The wild, scabrous beauty of the Beara belies its fragility. In a cove, on a cliff overlooking the Atlantic, a population of Pyrrhocorax pyrrhocorax chatters and clings, nesting in the shadow of industry and development. These birds, the Red-billed chough-a member of the crow family—became a sort of character in their own right and their plight, one of my novel’s central themes. The Crows of Beara was a finalist in the 2014 Siskiyou Prize for New Environmental Fiction and is now on submission, looking for its publishing home.

 

And I am packing for Ireland. The Beara Peninsula, specifically. In a month, I will be spending two weeks at the Anam Cara Retreat Center, one week in residency working on my own, one week in a workshop led by Leanne O’Sullivan: Lining Our Thoughts, A Poetry Writing Workshop. I’m terrified. I’ve never written a lick of poetry in my life. But I knew the minute I learned of this workshop—a chance search on the internet—I had to be there. The Universe is granting me the opportunity to come full circle. I’ll visit An Cailleach Bheara for the first time. I will thank Leanne O’Sullivan in person for the gift of her words. Perhaps find a few more of my own.

 

My heart is quite calm now. I am going back.

“The Beara Peninsula stretched away from the southwest coast of Ireland into the North Atlantic like the long foot of a lizard. At the tip of the foot was a gnarled knuckle of land: the Slieve Miskish mountains. The knuckle slid south to end in three claws—the westernmost tips of the country. Ballycaróg wasn’t at the very end of the earth—that distinction belonged to the edge of Dursey Island, ten miles south—but it was tucked into a cove that looked toward nothing but ocean, all the way to Canada’s Maritime Provinces.”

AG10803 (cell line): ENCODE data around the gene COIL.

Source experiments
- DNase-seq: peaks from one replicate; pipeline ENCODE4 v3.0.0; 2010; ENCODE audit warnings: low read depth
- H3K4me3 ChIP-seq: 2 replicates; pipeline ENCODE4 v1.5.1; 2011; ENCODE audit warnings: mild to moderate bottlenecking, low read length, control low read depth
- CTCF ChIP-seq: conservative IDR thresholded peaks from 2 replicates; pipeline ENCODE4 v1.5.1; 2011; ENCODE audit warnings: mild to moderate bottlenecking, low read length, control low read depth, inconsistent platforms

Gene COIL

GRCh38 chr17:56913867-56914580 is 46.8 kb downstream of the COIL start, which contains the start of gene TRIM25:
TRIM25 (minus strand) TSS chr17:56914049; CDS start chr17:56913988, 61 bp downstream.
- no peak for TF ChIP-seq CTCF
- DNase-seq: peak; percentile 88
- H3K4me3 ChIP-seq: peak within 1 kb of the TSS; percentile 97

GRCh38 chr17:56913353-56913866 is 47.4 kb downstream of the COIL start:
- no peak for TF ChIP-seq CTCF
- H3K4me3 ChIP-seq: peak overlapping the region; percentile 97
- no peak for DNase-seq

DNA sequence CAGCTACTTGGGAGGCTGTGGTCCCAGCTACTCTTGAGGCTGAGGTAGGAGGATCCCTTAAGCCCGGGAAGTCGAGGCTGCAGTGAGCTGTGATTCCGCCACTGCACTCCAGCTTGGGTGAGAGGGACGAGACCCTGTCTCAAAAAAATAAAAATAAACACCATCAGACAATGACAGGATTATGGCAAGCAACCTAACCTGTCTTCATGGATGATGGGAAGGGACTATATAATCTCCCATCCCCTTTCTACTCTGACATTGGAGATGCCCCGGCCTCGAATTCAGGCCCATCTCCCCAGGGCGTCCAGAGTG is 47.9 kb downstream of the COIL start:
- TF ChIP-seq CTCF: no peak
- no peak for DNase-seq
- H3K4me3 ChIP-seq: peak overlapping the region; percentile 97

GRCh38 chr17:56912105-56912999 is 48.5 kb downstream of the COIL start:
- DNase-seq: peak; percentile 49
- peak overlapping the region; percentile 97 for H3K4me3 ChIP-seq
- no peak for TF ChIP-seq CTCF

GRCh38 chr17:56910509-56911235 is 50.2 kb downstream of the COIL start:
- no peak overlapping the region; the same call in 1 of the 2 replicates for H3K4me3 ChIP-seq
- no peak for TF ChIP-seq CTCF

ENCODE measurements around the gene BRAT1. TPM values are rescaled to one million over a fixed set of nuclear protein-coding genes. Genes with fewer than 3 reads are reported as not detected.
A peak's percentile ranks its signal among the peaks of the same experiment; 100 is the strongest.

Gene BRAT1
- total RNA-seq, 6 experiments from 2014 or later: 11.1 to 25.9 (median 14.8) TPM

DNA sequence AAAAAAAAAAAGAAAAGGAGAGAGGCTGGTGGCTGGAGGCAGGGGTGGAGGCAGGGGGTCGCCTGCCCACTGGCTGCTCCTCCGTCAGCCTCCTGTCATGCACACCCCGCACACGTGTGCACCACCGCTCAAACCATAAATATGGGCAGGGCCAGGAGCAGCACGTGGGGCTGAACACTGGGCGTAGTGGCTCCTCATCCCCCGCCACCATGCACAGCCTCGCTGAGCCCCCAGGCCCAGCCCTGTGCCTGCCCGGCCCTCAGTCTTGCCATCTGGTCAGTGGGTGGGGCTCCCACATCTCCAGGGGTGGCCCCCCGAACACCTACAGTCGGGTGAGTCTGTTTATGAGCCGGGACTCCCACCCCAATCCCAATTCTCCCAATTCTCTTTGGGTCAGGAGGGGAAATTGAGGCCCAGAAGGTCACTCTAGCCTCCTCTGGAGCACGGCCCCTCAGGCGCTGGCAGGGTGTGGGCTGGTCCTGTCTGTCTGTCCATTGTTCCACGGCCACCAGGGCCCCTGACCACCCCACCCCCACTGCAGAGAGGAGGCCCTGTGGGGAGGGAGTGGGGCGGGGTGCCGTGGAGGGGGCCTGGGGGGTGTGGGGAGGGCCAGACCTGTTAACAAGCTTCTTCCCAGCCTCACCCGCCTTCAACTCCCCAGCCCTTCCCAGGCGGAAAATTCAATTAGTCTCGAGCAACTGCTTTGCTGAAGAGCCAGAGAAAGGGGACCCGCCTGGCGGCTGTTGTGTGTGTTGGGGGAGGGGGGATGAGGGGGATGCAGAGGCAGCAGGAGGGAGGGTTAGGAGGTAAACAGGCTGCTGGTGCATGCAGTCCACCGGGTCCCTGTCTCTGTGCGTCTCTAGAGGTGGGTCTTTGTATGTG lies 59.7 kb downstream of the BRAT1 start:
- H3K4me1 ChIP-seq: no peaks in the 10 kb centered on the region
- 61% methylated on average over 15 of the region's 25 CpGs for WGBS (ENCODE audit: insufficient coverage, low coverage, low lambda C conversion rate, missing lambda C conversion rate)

from The Crows of Beara, by Julie Christine Johnson

Can’t Stay Long: A Writer On Deadline

This will be short, raw, uncut: I’m on deadline. I’m also a little hung over from a wonderful dinner with friends, where there was paella, cheesecake, and bourbon. No one paid attention to the time until suddenly, it was tomorrow. Which is today. And I have so very much to do.

 

They’re heeeeere . . . the first round of REMEMBERING edits (I believe that’s the title we’ve arrived at. First Lesson in publishing—don’t get too attached to your title. And don’t balk at change. It will make it easier to move onto the Second Lesson: You’re not as good a writer as you think you are).